"This study should give the medical community and public substantial reassurance that vitamin D is safe when used in appropriate doses up to 4,000 International Units (IU) per day, Heather Hofflich, a professor in the UC San Diego School of Medicine, noted."
Washington, June 13 - Exposing your skin to the Sun may help you live long as people with lower blood levels of vitamin D are twice as likely to die prematurely as compared to people with higher blood levels of vitamin D, research suggests.

Three years ago, the Institute of Medicine (IOM) - the health arm of the National Academy of Sciences in the US - concluded that having a too-low blood level of vitamin D was hazardous, said Cedric Garland, a professor at University of California, San Diego.

The new study supports that conclusion but goes one step further, Garland added.

The 20 nanograms per milliliter (ng/ml) blood level cutoff assumed from the IOM report was based solely on the association of low vitamin D with risk of bone disease.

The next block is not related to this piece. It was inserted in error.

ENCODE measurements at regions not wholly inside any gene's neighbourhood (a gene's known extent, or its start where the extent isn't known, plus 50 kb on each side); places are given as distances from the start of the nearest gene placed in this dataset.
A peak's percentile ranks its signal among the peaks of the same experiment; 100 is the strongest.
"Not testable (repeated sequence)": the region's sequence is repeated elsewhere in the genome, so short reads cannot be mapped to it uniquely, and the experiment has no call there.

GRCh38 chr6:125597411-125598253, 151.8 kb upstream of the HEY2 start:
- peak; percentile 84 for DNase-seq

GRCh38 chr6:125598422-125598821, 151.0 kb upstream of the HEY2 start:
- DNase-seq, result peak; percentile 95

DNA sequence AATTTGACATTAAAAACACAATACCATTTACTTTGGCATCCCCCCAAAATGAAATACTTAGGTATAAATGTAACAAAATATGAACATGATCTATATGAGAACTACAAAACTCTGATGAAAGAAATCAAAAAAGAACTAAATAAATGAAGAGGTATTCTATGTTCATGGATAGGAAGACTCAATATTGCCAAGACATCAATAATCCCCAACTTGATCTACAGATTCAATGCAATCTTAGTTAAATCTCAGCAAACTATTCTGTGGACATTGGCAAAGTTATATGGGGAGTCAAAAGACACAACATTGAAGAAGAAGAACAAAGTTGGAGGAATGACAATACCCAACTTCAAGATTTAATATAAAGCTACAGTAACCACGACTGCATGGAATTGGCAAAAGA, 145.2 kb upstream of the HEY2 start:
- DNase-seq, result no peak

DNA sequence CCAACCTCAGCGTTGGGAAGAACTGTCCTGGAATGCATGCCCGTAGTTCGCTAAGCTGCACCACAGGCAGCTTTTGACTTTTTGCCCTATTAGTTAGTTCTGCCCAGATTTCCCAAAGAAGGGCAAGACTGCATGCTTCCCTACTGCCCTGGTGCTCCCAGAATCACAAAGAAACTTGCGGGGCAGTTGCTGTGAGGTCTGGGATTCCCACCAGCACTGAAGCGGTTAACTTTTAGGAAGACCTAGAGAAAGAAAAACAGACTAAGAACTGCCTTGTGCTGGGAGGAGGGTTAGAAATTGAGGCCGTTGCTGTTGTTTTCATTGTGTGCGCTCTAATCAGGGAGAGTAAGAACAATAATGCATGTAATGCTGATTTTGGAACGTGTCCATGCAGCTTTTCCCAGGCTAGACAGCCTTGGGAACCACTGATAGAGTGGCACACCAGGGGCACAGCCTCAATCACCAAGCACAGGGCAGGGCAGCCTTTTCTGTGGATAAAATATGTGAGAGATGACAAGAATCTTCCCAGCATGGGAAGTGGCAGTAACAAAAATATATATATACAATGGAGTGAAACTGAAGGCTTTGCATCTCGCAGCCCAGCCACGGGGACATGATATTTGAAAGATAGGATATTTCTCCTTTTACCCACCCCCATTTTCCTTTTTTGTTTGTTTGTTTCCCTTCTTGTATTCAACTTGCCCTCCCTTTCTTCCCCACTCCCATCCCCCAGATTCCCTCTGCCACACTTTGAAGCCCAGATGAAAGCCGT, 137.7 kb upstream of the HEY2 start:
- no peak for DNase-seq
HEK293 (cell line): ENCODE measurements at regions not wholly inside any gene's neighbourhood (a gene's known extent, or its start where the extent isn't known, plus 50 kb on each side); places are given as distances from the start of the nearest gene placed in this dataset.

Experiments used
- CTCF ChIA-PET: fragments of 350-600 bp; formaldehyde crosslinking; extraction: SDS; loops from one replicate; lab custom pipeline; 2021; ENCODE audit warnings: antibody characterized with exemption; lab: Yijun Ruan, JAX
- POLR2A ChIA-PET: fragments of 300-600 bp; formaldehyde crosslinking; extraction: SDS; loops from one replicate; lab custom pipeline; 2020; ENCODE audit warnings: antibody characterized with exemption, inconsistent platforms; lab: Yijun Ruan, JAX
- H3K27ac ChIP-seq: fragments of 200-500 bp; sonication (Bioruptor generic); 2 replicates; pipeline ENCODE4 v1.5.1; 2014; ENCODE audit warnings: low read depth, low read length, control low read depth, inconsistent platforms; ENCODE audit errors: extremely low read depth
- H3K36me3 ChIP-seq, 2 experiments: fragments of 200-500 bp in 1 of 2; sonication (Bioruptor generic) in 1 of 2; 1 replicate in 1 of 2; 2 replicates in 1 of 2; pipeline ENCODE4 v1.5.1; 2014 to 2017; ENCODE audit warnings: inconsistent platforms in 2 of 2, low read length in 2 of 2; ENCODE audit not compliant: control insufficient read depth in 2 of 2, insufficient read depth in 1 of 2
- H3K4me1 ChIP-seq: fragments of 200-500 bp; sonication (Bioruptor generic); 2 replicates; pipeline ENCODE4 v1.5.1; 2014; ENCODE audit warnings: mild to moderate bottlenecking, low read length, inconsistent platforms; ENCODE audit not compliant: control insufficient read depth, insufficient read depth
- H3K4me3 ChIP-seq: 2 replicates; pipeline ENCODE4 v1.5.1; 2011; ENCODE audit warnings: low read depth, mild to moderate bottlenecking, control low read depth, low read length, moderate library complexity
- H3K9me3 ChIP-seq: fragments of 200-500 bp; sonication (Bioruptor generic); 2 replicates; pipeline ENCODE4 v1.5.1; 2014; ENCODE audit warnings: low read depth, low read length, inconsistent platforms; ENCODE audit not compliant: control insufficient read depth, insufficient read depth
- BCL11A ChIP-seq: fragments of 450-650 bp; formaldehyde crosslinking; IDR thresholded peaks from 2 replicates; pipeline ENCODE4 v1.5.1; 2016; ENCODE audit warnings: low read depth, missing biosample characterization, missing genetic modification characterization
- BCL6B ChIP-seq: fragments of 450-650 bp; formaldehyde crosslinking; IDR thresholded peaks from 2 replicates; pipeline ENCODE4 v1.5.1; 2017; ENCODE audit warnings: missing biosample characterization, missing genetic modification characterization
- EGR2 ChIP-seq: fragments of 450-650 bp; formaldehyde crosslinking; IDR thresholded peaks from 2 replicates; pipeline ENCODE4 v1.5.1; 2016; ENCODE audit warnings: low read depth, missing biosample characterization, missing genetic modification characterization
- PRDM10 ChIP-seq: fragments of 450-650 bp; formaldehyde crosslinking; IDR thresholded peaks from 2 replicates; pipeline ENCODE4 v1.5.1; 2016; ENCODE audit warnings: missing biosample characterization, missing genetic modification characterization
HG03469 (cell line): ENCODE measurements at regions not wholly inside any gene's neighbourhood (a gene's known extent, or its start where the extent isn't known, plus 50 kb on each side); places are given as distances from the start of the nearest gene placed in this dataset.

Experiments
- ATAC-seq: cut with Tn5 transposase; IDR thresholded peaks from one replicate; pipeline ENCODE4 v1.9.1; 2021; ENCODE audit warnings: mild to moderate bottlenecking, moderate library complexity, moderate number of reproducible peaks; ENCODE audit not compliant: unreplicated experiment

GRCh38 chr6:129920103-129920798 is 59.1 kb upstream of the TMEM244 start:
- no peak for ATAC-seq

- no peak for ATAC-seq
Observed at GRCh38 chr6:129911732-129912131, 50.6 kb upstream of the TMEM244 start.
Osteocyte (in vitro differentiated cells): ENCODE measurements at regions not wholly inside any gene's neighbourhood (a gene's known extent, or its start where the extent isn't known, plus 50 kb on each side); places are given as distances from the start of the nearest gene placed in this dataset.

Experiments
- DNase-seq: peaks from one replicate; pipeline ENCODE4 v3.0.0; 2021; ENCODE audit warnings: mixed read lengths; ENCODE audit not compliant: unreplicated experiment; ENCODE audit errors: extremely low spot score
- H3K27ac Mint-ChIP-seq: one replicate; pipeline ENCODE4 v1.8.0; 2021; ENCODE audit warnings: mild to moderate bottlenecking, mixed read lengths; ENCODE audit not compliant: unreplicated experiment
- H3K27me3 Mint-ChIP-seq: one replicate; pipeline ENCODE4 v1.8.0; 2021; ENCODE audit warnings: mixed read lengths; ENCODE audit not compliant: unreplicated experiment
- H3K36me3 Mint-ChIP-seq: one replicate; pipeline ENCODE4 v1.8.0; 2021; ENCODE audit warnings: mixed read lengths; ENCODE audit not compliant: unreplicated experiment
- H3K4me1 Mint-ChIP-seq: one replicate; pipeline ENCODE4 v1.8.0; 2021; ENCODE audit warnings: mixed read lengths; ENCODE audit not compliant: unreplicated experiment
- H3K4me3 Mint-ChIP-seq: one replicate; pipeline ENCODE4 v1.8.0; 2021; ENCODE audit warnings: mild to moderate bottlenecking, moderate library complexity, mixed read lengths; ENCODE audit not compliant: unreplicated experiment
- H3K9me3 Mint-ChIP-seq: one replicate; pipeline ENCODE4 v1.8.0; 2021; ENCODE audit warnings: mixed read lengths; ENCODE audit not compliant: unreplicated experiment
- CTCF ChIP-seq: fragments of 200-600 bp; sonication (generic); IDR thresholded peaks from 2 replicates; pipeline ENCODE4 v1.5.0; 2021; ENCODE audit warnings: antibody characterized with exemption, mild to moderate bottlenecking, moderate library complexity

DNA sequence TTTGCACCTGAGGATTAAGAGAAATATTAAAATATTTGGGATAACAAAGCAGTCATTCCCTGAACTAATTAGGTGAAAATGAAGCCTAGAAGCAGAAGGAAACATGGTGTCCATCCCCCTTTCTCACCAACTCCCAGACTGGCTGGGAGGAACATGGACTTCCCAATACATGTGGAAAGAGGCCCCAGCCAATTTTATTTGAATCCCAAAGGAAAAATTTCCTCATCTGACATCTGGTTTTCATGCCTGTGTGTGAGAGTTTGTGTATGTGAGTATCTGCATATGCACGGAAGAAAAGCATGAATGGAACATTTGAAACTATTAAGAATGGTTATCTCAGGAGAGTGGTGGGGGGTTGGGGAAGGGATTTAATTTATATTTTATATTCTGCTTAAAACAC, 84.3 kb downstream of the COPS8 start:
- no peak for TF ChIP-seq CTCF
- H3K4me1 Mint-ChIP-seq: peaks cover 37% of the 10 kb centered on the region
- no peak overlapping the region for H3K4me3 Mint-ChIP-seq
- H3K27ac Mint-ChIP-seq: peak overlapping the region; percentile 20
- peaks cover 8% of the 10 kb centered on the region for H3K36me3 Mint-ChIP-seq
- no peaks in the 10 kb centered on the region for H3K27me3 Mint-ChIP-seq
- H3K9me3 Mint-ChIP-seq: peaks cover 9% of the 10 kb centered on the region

This new finding is based on the association of low vitamin D with risk of premature death from all causes and not just bone diseases, Garland explained.

The study included residents of 14 countries, including the United States, and data from 566,583 participants.

The average age when the blood was drawn in this study was 55 years; the average length of follow-up was nine years.

The blood level amount of vitamin D associated with about half of the death rate was 30 ng/ml, Garland added.

This study should give the medical community and public substantial reassurance that vitamin D is safe when used in appropriate doses up to 4,000 International Units (IU) per day, Heather Hofflich, a professor in the UC San Diego School of Medicine, noted.

The study appeared in American Journal of Public Health.


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